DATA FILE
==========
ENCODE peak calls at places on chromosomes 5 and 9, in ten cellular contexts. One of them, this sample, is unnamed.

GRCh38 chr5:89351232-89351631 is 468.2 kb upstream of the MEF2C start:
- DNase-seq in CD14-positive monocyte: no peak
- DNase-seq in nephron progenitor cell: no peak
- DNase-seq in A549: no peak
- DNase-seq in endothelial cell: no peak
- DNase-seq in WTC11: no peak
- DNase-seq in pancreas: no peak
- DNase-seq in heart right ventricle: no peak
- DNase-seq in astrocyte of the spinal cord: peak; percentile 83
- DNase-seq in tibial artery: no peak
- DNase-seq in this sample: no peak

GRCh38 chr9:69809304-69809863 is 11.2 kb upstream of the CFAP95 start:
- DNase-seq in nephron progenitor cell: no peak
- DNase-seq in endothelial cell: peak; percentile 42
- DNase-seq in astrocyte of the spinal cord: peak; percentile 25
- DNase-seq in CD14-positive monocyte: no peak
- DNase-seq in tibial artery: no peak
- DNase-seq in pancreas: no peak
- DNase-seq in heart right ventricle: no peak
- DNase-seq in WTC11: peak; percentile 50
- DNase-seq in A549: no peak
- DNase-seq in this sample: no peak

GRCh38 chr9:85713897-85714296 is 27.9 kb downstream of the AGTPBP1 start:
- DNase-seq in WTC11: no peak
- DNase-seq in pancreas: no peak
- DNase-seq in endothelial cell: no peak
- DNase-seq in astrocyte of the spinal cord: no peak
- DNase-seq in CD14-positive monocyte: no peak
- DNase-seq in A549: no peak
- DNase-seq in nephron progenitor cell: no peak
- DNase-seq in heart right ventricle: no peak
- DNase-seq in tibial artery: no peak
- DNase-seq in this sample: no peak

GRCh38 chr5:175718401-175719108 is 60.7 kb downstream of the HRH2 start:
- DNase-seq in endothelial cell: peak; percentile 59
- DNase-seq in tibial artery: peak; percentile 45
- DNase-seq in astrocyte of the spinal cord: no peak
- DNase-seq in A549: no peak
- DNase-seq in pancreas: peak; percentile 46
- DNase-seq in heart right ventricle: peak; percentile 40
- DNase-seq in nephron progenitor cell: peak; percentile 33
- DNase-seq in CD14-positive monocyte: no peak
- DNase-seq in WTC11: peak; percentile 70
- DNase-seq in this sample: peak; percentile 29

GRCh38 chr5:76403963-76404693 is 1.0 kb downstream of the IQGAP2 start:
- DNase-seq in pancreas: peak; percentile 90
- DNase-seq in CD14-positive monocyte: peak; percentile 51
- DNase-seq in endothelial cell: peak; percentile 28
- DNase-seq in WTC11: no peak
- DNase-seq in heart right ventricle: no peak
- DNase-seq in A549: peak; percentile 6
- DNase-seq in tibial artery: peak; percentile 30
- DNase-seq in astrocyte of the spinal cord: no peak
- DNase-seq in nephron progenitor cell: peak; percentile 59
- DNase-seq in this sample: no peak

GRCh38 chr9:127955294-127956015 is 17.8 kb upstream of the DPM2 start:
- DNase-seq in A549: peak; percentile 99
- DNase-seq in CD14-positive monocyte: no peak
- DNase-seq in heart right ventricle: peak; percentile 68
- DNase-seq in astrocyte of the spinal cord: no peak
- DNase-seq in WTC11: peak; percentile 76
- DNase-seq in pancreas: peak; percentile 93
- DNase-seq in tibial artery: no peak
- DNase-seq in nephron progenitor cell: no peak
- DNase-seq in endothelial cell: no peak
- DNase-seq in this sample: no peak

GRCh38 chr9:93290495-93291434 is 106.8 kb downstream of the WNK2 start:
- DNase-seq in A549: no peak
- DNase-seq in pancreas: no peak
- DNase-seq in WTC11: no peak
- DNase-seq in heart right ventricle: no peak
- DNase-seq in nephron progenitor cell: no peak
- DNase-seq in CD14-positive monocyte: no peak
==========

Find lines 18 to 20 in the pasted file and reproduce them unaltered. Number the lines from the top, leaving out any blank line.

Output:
- DNase-seq in tibial artery: no peak
- DNase-seq in pancreas: no peak
- DNase-seq in heart right ventricle: no peak